As German atrocities built, so did the French Resistance. It had begun with underground publications and the occasional act of violence (often counterproductive given that the Germans would have French hostages executed in retaliation), but it increasingly conducted sabotage operations and sought out weapons. The various branches of the effort unified in May of 1943.

Resistance members carried handguns for their own safety and went to great lengths to acquire whatever arms they could in preparation for a future assault, from hunting guns that had not been surrendered to confiscated firearms stored at depots to weaponry parachuted to them by Allied forces to arms captured from ambushed German soldiers. Gun Control in Nazi-Occupied France is at its most vivid in describing these developments, as Halbrook solicited the recollections of Resistance veterans in the late 1990s and early 2000s and allows them to tell their stories.

Halbrook acknowledges that there’s a bit of a paradox to reckon with. If there really were 3 million hunting guns in France before the war, the confiscation regime was astonishingly ineffective, netting only about 800,000 weapons (though some guns were ditched through non-official channels, including the waterways of Paris, rather than kept illegally). His correspondents report that it was common to hide guns rather than turning them in, and German authorities fretted about widespread noncompliance, trying everything from executions to amnesties in response. A report in late 1941 contended that “illegal weapons possession still represents the core of criminal activities of the French. It appears almost impossible to get rid of it.”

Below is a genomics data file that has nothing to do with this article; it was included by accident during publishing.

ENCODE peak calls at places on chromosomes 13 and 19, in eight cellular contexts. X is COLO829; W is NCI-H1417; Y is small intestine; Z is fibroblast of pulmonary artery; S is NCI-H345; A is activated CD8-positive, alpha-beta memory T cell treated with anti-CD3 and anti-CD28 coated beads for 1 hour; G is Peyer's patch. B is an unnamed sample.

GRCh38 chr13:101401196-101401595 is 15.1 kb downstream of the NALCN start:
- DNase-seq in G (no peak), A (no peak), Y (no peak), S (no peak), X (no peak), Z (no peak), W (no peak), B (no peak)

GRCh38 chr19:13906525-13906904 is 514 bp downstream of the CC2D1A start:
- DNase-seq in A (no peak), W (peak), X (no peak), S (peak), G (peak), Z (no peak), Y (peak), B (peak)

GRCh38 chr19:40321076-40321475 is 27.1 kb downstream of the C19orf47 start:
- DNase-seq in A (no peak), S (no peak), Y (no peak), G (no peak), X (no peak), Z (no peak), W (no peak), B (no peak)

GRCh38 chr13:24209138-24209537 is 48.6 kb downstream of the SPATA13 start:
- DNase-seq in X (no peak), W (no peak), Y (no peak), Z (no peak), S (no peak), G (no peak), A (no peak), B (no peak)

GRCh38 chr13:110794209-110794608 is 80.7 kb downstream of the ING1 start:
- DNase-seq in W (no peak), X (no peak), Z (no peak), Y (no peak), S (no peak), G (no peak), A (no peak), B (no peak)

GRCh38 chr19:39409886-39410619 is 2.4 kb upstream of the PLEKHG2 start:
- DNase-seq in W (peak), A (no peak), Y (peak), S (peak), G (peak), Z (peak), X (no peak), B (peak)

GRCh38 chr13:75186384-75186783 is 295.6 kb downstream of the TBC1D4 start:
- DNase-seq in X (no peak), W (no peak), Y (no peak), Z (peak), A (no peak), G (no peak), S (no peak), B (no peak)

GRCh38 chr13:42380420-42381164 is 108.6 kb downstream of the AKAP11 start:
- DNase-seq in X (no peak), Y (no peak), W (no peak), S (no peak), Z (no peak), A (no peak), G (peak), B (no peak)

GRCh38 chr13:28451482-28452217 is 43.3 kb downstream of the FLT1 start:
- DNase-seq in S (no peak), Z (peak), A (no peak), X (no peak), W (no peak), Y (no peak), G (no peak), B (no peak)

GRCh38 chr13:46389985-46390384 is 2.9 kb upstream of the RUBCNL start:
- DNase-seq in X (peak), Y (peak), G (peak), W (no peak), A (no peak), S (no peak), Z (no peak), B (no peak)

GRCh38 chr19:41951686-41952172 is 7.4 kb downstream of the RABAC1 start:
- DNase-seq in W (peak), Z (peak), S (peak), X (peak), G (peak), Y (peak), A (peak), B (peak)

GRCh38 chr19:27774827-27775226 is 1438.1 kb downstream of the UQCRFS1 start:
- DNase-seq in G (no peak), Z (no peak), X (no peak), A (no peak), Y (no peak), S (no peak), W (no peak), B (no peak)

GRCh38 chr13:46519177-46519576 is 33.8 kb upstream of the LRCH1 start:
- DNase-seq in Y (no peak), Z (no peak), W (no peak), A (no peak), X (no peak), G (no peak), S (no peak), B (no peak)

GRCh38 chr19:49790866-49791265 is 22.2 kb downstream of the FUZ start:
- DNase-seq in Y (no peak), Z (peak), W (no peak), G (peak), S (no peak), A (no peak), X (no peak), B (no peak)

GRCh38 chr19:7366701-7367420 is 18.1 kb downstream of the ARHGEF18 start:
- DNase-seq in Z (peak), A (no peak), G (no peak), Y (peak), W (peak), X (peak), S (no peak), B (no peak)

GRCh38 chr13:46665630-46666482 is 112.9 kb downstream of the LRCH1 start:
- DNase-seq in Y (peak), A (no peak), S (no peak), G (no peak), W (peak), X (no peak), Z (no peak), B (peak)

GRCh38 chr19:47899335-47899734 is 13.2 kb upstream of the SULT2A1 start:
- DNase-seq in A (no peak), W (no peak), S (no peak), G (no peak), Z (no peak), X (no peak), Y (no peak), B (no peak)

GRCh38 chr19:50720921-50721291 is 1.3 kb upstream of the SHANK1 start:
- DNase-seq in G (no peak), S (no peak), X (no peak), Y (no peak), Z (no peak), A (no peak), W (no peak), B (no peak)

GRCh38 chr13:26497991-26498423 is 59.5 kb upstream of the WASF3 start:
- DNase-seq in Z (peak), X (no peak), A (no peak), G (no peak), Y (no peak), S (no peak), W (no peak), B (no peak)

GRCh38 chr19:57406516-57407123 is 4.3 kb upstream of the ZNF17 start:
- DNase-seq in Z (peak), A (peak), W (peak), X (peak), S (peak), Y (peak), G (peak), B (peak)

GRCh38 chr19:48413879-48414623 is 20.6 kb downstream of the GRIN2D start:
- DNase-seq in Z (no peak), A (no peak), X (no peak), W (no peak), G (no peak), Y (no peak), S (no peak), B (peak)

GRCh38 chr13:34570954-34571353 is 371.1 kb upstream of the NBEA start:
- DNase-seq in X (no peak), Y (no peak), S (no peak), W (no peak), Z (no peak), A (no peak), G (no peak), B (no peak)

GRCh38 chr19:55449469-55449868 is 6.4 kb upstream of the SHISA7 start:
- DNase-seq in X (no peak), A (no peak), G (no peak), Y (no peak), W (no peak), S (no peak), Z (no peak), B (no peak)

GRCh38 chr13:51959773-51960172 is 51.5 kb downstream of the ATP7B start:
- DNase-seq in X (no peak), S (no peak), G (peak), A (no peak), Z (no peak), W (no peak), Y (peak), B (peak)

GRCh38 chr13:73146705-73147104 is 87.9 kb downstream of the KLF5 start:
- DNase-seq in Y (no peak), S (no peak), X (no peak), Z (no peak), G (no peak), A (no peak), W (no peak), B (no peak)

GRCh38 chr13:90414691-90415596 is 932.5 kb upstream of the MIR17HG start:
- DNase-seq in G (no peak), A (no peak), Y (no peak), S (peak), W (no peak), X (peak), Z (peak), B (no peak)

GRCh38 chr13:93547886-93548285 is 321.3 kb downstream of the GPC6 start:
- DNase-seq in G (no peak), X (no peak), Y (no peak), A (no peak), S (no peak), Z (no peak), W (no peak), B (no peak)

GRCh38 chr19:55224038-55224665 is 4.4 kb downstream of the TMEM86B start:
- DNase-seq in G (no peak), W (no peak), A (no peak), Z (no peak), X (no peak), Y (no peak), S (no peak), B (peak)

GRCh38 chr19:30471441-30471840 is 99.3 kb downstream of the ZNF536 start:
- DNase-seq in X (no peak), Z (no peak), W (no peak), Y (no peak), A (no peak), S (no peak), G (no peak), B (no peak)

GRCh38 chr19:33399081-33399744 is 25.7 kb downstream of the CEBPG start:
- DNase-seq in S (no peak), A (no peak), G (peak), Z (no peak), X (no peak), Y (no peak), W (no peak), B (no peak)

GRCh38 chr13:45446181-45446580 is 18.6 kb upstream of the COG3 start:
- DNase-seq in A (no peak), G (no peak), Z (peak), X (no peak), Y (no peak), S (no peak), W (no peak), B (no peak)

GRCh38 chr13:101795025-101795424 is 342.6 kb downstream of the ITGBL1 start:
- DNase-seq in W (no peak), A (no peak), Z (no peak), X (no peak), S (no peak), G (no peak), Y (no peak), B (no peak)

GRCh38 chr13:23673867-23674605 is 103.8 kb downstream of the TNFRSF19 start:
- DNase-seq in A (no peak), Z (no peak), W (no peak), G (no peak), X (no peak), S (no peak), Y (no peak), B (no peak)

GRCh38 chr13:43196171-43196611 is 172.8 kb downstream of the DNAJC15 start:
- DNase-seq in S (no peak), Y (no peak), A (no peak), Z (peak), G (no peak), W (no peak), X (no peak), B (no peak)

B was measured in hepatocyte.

And yet the Resistance struggled mightily to find arms. One of the movement’s biggest complaints was that the Allies were failing to supply them enough. And even so, one of Halbrook’s interviewees estimated that 85 percent of the group’s guns came from airdrops, with just 15 percent being guns that civilians brought themselves, often without ammunition.

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One needn’t accept every last pro-gun talking point to admit that an armed population is incredibly valuable in times of hostile occupation. This point was not lost on Americans at the time: In 1941, Congress enacted a law allowing the president to requisition property in certain circumstances, but it specifically exempted guns and reiterated the importance of an individual right to bear arms. A sponsor of the law even noted how valuable gun control had been to Hitler and Stalin. The next year, the NRA’s magazine noted “what an aid and comfort to the invaders and to their Fifth Column cohorts have been the convenient registration lists of privately owned firearms — lists readily available for the copying or stealing at the Town Hall in most European cities.”

As for the French, “frontal armed resistance against the heavily armed and experienced Wehrmacht and Waffen-SS would have been suicide,” Halbrook concedes. But “guerrilla warfare would have been more of an option with better arms, particularly after D-Day.” The Resistance fought valiantly and helped to liberate Paris and win the war. But it was hamstrung by a lack of equipment — equipment that would have been easier to come by were it not for the 1834 ban on the civilian ownership of “war” weapons and the 1935 registration of non-hunting guns.

Gun control is not inherently a tool of oppression, but it is certainly useful to oppressors. And those who scoff at the notion that civilian gun owners can aid the fight against tyranny would do well to consider the evidence that Halbrook has marshalled here.